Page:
Brigadier Tim Bayliss, United States Force Posture Initiatives Program Manager, said this year’s efforts are a testament to the strong and mature partnership Australia has grown with the United States over the past six years.
‘Through the Force Posture Initiatives, we not only exercise and grow our defence capabilities, we also do business together. At times this can be challenging; however, our strong partnership means both sides can be open, honest and upfront with one another to solve issues,’ Brigadier Bayliss said.
Brigadier Bayliss believes some of the most significant achievements over the past 12 months can be attributed to the mature partnership.
‘This year we reached agreement on cost-sharing arrangements. This delivers a clear policy basis to keep implementing the initiatives, recognising they require significant investment from both our countries,’ Brigadier Bayliss said.
‘Americans are renowned as tough negotiators, but we were fortunate that we could speak openly. This meant it was not a confrontational environment and we could work through financial arrangements collegiately.’
Brigadier Bayliss said the partnership between Australia and the United States is built on shared history, common regional interests and mutual commitment to achieving the objectives of the initiatives.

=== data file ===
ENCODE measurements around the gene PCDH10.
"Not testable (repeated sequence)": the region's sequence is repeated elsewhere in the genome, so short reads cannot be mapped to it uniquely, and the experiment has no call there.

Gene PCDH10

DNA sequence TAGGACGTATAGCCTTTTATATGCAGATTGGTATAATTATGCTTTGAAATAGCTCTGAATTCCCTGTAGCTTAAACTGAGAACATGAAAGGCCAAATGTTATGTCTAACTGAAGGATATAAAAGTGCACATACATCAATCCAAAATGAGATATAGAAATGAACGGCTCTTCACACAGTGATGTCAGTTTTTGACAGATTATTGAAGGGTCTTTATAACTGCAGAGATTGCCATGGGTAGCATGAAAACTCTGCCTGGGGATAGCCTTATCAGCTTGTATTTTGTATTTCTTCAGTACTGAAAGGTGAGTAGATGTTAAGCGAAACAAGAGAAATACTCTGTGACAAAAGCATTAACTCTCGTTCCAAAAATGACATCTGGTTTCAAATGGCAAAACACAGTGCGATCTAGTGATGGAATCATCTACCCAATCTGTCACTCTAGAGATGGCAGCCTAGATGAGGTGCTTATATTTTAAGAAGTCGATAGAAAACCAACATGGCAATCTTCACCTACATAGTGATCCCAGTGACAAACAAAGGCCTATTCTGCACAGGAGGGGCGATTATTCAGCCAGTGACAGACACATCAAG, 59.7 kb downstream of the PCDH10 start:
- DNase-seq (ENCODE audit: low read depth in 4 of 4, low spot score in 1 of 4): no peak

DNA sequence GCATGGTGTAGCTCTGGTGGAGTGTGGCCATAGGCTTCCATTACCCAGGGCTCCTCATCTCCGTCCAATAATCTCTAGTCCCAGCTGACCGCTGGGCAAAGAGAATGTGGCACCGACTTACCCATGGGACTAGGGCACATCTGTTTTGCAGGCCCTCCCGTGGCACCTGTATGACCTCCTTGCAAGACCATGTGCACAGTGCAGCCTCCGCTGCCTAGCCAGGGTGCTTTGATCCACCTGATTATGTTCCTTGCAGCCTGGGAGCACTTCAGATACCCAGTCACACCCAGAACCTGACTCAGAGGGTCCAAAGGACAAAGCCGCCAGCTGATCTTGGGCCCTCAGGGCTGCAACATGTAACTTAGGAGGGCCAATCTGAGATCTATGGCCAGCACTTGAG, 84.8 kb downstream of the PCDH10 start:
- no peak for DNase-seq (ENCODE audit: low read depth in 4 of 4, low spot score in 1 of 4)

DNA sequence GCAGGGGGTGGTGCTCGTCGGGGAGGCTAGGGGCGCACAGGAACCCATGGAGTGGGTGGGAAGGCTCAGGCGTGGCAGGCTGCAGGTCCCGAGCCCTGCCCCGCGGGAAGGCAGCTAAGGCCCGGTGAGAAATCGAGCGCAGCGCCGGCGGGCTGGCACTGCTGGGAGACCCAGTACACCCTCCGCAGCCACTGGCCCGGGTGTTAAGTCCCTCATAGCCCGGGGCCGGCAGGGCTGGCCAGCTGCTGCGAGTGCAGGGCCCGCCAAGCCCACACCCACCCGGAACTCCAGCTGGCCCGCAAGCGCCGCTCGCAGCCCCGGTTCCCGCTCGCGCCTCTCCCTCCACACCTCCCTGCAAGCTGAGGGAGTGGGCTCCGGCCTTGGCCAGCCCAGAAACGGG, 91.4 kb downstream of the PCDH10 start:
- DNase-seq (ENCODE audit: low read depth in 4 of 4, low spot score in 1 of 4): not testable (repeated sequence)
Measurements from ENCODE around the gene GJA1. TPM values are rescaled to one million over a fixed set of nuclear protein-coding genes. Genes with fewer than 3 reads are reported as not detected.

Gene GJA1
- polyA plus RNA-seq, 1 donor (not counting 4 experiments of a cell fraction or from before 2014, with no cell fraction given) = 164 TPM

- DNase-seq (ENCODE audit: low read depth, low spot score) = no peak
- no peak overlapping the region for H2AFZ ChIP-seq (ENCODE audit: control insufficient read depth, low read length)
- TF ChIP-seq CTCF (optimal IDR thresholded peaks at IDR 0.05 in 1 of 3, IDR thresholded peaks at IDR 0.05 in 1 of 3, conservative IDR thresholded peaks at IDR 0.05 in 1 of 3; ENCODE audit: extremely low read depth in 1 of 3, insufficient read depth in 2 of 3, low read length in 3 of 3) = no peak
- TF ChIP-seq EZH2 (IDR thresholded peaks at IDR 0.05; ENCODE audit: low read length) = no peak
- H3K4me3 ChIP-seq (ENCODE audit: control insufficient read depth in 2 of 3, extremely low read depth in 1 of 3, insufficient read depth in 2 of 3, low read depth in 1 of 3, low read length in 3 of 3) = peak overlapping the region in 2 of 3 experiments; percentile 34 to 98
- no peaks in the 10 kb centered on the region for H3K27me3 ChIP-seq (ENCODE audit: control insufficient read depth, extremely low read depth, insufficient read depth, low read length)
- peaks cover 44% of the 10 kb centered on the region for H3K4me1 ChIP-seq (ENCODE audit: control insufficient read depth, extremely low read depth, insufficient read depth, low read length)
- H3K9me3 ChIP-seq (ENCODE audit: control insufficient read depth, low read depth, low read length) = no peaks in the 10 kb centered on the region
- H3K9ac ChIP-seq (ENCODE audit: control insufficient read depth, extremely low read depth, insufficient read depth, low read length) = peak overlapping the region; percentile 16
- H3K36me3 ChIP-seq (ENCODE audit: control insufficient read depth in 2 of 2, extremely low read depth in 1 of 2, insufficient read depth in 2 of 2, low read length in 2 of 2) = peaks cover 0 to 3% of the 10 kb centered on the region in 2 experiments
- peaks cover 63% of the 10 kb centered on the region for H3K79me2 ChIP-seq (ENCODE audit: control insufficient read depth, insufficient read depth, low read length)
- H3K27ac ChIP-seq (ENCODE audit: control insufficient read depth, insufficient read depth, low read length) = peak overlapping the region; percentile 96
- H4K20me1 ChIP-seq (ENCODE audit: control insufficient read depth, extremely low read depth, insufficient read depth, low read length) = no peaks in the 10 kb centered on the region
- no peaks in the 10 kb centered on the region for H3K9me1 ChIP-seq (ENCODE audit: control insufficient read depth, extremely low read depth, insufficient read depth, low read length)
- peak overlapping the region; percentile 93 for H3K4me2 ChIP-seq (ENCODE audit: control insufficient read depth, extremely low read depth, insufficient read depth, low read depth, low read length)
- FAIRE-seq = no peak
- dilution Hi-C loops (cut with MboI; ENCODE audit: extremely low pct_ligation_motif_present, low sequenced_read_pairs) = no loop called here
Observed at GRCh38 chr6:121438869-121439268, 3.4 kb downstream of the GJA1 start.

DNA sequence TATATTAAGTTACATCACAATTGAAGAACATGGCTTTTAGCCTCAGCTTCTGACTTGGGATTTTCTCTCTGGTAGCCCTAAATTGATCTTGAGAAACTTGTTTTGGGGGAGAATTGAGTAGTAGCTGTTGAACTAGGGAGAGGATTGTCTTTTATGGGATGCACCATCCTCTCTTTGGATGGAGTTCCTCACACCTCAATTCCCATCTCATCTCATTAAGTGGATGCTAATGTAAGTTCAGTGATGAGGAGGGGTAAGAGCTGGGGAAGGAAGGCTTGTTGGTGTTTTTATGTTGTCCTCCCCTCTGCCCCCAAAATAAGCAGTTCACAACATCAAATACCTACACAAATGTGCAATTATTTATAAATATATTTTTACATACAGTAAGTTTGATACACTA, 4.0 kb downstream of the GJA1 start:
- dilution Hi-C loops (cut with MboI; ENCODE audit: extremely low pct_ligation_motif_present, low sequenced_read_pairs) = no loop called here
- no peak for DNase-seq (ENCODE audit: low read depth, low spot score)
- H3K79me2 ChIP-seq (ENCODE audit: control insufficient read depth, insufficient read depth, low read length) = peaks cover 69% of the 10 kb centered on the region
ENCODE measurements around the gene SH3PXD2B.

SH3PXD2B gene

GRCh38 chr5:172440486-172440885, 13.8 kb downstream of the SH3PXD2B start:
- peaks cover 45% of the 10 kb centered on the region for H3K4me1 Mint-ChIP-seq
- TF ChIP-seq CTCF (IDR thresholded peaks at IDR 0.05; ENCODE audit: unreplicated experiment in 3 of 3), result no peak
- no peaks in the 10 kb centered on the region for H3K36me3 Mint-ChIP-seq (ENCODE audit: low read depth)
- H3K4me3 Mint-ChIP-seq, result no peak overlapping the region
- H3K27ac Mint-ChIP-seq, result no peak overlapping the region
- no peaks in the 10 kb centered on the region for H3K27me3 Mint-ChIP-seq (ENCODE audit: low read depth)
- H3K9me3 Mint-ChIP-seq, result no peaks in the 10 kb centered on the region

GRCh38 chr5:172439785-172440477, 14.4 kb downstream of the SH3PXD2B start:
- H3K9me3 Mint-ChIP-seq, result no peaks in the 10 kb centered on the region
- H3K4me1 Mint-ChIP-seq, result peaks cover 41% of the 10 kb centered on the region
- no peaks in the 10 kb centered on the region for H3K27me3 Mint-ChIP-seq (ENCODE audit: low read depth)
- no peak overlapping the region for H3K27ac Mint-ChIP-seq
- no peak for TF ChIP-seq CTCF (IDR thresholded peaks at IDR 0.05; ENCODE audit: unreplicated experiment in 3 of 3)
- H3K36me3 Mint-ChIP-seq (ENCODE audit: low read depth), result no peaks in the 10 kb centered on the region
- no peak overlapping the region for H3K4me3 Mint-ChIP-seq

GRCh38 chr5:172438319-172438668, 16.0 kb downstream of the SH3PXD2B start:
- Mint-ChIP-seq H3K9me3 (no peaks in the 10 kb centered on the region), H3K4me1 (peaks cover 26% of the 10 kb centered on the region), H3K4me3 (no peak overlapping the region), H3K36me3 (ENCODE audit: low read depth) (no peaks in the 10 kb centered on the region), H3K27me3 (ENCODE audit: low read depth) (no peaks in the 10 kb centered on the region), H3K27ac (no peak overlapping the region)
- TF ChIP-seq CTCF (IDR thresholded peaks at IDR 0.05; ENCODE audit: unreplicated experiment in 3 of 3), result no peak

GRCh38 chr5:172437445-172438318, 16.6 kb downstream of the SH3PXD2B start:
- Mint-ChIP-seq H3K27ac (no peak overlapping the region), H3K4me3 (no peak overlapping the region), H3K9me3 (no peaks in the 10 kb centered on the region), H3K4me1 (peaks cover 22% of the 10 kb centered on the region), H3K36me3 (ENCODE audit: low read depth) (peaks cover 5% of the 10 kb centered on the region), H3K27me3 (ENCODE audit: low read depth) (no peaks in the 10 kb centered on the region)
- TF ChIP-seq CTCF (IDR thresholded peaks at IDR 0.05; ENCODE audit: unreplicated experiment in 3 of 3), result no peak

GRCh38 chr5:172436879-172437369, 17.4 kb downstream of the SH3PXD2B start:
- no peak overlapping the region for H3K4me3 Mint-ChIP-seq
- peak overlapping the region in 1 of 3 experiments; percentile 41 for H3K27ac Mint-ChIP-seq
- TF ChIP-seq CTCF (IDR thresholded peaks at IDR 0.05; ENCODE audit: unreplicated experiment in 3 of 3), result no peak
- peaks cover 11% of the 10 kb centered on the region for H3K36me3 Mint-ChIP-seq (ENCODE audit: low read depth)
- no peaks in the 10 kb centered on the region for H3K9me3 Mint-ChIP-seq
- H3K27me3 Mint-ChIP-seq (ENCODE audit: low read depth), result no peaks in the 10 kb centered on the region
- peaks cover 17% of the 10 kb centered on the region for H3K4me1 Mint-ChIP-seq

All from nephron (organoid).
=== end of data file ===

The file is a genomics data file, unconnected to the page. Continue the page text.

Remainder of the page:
‘Our key objective is to promote regional security and stability. Ensuring a safe, stable and prosperous region is in both of our national interests, and the interests of nations across the Indo-Pacific region.’
The commencement of Enhanced Air Cooperation activities in 2017 was a significant advancement for the initiatives. The first activity saw 12 US Air Force F-22 Raptors train at RAAF Base Tindal, introducing fifth-generation operations to northern Australia.
‘This advancement is another demonstration of the ongoing commitment to the Australia–US partnership,’ Brigadier Bayliss said.
Through the Force Posture Initiatives, Australia and the United States are working together as business partners, engaging industry to expand and upgrade Defence estate and infrastructure.
‘Australia and the US will be investing around $2 billion in estate and infrastructure in the Northern Territory, offering significant opportunities to local industries.
‘This year we have worked together with the Northern Territory Government to engage local industry in the territory to begin preparing them for upcoming opportunities,’ Brigadier Bayliss said.
The presence of US Marines in Darwin through the dry season each year brings many other community benefits that extend beyond boosts to local jobs markets.
‘While in Australia, the US Marines dedicate many personal hours to volunteer work in local communities, schools and animal shelters.
‘Even though they are temporary guests, they integrate well into the local community. It is now standard to hear an American accent at charity events and on the starting line of fun runs,’ Brigadier Bayliss said.
If the past is anything to go by, next year’s Force Posture Initiatives are set to be bigger and better than ever.
More information on the US Force Posture Initiatives can be found at www.defence.gov.au/Initiatives/USFPI.